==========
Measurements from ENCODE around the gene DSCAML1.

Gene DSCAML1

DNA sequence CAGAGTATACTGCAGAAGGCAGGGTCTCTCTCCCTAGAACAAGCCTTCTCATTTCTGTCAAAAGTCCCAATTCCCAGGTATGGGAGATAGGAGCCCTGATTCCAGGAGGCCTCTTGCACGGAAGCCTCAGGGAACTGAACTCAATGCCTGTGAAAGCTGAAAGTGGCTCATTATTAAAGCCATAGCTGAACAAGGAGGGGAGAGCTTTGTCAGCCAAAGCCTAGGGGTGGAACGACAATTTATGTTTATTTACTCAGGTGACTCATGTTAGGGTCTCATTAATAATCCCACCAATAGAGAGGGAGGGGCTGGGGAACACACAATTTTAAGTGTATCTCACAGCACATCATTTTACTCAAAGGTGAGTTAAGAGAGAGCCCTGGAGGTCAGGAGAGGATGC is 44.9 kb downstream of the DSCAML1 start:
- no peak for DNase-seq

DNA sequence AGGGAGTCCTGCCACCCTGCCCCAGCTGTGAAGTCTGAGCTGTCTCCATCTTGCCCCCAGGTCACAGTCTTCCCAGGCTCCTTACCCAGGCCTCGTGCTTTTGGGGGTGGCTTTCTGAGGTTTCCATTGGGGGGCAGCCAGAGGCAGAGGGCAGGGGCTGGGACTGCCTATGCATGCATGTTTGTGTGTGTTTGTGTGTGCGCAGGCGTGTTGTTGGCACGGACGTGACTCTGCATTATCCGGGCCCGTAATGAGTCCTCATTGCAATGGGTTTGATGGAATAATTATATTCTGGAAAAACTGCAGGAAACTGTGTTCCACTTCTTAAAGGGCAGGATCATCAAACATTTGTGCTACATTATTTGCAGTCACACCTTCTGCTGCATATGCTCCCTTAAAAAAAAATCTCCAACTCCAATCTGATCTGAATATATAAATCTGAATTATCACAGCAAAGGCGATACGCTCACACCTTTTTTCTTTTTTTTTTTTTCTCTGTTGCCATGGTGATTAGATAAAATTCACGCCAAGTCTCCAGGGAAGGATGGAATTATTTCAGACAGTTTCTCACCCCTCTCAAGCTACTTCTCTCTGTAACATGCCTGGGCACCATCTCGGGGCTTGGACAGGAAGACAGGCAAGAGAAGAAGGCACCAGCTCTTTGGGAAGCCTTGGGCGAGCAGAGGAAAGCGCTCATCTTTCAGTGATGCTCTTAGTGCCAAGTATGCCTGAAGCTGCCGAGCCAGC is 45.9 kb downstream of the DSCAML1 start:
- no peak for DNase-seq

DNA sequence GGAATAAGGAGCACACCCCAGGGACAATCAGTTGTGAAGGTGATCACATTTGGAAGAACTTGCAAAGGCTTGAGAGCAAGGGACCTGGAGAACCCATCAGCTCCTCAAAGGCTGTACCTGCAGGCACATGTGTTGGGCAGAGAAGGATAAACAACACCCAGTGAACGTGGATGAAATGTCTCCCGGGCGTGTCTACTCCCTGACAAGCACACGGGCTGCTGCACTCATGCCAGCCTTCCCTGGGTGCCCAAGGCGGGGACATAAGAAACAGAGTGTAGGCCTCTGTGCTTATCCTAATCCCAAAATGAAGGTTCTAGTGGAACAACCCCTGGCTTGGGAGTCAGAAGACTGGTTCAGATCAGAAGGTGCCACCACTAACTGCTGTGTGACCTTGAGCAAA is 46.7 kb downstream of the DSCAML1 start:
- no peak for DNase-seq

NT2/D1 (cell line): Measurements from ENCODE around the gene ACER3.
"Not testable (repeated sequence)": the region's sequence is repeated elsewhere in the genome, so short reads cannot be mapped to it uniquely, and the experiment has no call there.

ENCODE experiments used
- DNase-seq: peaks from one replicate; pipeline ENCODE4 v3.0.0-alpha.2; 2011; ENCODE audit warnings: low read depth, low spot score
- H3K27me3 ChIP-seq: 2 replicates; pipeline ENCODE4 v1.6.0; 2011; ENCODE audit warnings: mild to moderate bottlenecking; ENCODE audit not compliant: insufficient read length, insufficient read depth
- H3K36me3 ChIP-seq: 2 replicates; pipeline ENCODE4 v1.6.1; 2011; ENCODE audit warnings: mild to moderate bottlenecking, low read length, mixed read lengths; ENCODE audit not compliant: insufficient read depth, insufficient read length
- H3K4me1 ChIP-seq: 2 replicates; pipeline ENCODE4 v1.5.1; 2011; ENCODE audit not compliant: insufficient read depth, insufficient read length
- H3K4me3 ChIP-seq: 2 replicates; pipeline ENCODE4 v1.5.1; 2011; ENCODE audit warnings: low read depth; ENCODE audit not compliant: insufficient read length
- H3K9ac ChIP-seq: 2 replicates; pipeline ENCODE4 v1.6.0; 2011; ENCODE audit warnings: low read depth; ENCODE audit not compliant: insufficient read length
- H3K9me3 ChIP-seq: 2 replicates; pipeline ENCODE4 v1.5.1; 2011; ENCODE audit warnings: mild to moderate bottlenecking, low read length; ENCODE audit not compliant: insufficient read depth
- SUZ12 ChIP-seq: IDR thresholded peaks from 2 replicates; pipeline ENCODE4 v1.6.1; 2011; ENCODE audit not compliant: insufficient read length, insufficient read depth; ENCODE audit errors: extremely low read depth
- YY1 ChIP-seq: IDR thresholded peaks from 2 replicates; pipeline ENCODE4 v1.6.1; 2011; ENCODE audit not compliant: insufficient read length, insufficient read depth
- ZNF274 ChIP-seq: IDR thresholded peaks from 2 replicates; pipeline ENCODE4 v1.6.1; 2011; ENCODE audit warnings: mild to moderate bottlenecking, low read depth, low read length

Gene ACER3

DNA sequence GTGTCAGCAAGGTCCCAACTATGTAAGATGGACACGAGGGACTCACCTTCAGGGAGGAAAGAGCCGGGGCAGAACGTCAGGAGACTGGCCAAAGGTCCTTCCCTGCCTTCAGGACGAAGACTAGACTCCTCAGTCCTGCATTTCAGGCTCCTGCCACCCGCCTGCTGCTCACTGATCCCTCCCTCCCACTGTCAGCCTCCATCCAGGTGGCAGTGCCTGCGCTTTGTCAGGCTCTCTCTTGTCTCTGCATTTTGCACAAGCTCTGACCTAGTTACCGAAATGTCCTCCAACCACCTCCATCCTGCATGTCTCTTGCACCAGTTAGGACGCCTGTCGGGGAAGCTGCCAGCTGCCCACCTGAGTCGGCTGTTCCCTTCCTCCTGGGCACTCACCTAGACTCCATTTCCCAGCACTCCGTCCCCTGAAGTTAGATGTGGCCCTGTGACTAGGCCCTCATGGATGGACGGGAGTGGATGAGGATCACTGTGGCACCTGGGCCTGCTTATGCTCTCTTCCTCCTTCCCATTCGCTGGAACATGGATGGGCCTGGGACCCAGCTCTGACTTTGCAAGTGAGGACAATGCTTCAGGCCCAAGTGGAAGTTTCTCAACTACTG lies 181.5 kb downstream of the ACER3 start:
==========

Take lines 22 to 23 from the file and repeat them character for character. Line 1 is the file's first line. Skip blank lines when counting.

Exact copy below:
Gene ACER3

DNA sequence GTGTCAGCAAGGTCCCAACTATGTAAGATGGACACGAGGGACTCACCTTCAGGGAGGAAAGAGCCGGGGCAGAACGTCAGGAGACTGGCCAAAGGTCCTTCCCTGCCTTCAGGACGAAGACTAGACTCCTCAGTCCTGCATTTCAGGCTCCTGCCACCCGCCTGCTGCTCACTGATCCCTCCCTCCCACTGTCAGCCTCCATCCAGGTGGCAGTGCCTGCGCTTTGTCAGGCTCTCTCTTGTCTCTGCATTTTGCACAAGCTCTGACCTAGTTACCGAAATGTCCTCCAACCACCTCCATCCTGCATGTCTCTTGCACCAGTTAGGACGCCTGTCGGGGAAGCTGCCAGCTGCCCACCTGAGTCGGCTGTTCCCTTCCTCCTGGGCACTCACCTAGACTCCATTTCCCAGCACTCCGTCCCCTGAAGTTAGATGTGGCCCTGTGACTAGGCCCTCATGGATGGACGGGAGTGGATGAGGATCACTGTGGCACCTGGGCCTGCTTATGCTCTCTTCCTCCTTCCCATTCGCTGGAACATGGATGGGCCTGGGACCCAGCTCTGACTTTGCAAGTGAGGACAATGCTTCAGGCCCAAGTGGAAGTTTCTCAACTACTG lies 181.5 kb downstream of the ACER3 start: